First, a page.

It’s the inexplicable and unexplained post-apocalypse, where we’re told that Japan is nothing but a wind-swept plain. Elsewhere, in the two abandoned buildings of this plain, Milly seeks hard revenge for the murder of her family and the fleshy parts of her body.

Hard Revenge Milly is a smart action movie. Not only does it grab the attention immediately with some sword-thanked arterial spray, it deals directly with the genre’s #1 problem — action movies can be unbelievably, shockingly boring. It does this by its runtime, which is roughly 43 minutes (it lasts the whole way, through the credits and after), effectively minimizing the exposition and everything between the fights that is empty content. There is almost no actor who can carry a movie without playing a character, which is why Arnold Schwarzenegger movies (barring End of Days) will always be great, and that’s often what happens in action movies across the globe. The effort given toward an original, compelling story is akin to the writer sullenly kicking an empty soda can across a dusty road.

Whether it’s reliant on special effects or physical combat, action can be pretty expensive, and cannot realistically fill 100% of the movie. Usually, unless it’s a John Woo flick, the action will be peppered in. To be fair, a lot of Hard Revenge Milly is talking and her waiting around for the action. Fortunately the action feels like live-action anime, which may sound pretty crass or cliche, but the end result is that while the choreography may not be as complex or impressive as we’ve seen elsewhere, there’s a fantastical logic to the martial arts that makes it difficult to keep up with, but what we do know is that those violent flashes sure look cool.

As we learn from Versus, there’s a tendency with these overly violent, stylized action movies coming out of Japan (perhaps taking inspiration from Versus) to favor how things look over the movement, such that still frames taken from any point in a fight scene will be well composed and super cool looking. This is where the anime comparison comes in — as early Japanese animation featured a lot of drawn still frames being physically manipulated for the camera, a style that’s been updated over the years to largely the same effect, where there’s detailed characters jumping through the air but moving somewhat stiffly when compared to the detail-lite but smoothly animated Disney cartoons.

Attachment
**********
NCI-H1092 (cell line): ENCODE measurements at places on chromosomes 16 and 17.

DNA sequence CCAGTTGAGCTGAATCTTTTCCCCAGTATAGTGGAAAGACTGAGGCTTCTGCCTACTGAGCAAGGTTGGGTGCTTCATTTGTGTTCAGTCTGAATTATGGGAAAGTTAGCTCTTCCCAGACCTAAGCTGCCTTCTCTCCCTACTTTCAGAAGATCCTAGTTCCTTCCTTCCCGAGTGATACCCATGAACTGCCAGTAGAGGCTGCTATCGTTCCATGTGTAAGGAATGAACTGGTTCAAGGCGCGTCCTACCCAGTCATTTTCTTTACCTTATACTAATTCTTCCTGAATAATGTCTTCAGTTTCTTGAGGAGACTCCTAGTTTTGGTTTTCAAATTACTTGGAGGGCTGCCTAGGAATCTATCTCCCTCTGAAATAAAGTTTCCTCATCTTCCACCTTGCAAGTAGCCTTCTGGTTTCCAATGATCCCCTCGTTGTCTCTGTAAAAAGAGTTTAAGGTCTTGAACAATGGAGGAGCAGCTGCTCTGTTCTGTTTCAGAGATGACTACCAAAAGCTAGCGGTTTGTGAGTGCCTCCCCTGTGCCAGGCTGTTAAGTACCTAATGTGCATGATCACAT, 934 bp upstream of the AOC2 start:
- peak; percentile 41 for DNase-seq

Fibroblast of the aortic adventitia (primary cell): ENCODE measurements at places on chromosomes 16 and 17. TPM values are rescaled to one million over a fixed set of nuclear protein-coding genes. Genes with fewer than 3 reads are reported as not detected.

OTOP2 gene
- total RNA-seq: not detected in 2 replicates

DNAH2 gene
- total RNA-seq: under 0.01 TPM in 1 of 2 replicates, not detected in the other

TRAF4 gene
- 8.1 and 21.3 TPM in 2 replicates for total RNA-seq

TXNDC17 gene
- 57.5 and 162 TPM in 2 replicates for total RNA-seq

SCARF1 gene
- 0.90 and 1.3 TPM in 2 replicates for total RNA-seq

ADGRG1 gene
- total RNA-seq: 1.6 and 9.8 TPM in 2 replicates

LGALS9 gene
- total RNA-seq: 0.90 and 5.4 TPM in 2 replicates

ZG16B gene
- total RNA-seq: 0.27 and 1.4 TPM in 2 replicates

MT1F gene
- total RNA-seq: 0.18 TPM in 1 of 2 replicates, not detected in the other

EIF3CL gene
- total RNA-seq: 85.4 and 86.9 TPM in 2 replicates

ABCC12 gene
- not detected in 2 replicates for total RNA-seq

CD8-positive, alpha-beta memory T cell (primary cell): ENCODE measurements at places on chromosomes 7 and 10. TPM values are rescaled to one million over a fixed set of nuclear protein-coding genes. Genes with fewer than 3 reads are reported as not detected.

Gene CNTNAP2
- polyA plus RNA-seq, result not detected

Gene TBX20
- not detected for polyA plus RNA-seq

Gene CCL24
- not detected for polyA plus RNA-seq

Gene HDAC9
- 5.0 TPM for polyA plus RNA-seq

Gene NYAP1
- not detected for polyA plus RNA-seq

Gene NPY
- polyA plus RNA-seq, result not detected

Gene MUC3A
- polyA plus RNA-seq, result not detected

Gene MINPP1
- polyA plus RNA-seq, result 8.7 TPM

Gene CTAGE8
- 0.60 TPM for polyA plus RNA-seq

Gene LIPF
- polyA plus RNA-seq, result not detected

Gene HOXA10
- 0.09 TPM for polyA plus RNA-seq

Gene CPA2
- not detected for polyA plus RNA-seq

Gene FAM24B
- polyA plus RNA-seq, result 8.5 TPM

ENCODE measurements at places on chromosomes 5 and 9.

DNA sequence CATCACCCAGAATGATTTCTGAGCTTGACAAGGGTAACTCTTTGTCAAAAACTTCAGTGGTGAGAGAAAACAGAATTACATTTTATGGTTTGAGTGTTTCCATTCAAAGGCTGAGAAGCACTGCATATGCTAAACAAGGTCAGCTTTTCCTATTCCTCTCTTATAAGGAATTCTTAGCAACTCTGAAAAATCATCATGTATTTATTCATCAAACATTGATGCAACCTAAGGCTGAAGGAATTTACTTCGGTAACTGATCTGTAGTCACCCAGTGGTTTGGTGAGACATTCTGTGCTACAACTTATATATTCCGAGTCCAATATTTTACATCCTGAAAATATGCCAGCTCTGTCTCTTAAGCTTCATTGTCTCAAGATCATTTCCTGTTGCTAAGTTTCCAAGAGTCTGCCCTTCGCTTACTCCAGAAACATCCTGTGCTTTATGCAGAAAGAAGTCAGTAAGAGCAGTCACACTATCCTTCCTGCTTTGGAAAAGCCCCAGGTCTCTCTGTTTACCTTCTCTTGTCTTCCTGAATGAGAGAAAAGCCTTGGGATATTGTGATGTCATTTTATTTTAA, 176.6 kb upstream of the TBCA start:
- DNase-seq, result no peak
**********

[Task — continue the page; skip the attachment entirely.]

With Hard Revenge Milly, there’s probably twenty total minutes of violence, but it’s pretty fun to watch for just such animated reasons. In one instance she does this kick thing and kind of flies off the guy, only to follow up with another attack in the next shot, sans any sense of momentum… or reality. She’s also got a sword — which extends from a pretty odd spot on her arm — that magically grows when convenient, like John Cho’s in Trek ’09. That’s the true joy in a movie like this, though the inventiveness of dismemberment tactics and the absurdity of the violence. Martial arts killers in Japan have an extra talent to turn people into geysers, which never gets old. Thankfully, because this movie isn’t really a movie but a short film, it doesn’t get old, which makes me wonder about the sequel, Bloody Battle.

Futuristic cell phones

There’ll be a review shortly for that one because there’s more I wanted to say about villains and feminism and stuff.

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